Mayor Names Public Safety Deputy
Mayor Antonio Villaraigosa named a senior official from the U.S. Department of Justice on Friday to serve as his new deputy mayor in charge of counter-terrorism, emergency preparedness and criminal justice matters.
Arif Alikhan, who currently oversees a national computer hacking program for the Justice Department, will replace Maurice Suh in overseeing homeland security and public safety issues for Los Angeles. Suh, an attorney, will return to private practice after 15 months at City Hall.
“I’m looking forward to making the community safer,” said Alikhan, 37.
Alikhan worked for 8 1/2 years as a prosecutor in the U.S. attorney’s office in Los Angeles, where part of the time he served as the first chief of a new cyber and intellectual property crimes section.
He spent the last 18 months at the Justice Department in Washington, D.C., serving as an advisor to Atty. Gen. Alberto Gonzalez on cyber crime and intellectual property issues and overseeing the department’s national computer hacking and intellectual property program.
“Arif has been on the forefront of criminal justice issues, and I look forward to him joining our team,” Villaraigosa said in a statement.
One of Alikhan’s former U.S. attorney colleagues, City Councilman Jack Weiss, said Alikhan’s experience and close relationships with the Justice Department would serve him well in his new job, which calls for him to administer criminal justice and homeland security grants.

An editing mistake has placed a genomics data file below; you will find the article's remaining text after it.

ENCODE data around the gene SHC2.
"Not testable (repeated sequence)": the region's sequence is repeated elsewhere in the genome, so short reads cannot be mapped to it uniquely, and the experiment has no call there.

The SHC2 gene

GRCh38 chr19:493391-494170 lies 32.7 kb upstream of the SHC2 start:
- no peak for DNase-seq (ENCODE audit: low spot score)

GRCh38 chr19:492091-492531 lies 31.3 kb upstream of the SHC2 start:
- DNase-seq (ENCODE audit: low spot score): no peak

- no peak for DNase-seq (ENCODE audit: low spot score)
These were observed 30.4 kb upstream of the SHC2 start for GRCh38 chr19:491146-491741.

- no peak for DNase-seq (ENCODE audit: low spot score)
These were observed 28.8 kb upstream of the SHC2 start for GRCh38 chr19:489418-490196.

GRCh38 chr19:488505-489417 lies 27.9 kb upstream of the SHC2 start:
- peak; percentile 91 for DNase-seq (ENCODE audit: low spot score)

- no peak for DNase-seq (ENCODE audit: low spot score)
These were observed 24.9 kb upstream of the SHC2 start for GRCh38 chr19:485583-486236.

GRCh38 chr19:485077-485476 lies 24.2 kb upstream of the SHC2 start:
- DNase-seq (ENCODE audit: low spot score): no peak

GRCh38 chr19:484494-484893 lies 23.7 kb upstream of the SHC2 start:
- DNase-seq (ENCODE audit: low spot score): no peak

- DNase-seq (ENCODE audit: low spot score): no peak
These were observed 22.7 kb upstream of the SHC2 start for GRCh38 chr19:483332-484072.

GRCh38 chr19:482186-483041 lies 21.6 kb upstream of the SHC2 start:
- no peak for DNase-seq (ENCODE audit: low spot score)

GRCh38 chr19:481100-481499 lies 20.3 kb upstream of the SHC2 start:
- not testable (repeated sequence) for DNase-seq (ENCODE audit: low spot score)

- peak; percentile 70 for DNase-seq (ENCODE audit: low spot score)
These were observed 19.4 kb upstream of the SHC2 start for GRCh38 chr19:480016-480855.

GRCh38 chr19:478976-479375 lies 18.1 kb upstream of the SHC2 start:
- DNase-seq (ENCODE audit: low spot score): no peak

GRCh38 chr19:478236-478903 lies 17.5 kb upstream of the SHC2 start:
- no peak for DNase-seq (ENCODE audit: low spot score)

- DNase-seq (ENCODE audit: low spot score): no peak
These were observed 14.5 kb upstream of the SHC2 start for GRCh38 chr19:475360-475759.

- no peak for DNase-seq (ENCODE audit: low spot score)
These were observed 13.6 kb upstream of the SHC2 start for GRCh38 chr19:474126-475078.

“He’s dealt with criminal justice issues from every angle, and I think he will be effective both at the grass-roots level because of his people skills and in helping L.A. navigate Washington bureaucracy and compete successfully for grants,” said Weiss, who successfully prosecuted a human smuggling case with Alikhan.
A Muslim born to Pakistani and Indian parents, Alikhan said his personal background will inform his role as City Hall’s leading counter-terrorism official. “I hope my experience as a Muslim will help [me] address one of the most important issues of our” time, he said. “I think the Muslim community is just as concerned about terrorism as any other.”
Alikhan will join the mayor’s staff in November, shortly after Suh, also a former colleague in the U.S. attorney’s office, returns to private practice.
Suh, 41, said he originally told Villaraigosa that he would stay on the job for about a year or until he was able to accomplish several public safety and counter-terrorism objectives.
He said he met his goals, partly by securing funding to create 83 new police and firefighter positions to bolster counter-terrorism and disaster planning. He said his office also pushed reforms of the Los Angeles Police Department by obtaining funding for video cameras in police cars and more money for the department’s inspector general.
Suh left a successful law practice to work for Villaraigosa and took a pay cut at City Hall, where he earns $130,000 a year. He said he wanted to get his private practice back on track.
“I enjoy the practice of law,” Suh said. “I’m a litigator. I miss it. It’s the right time to go back.”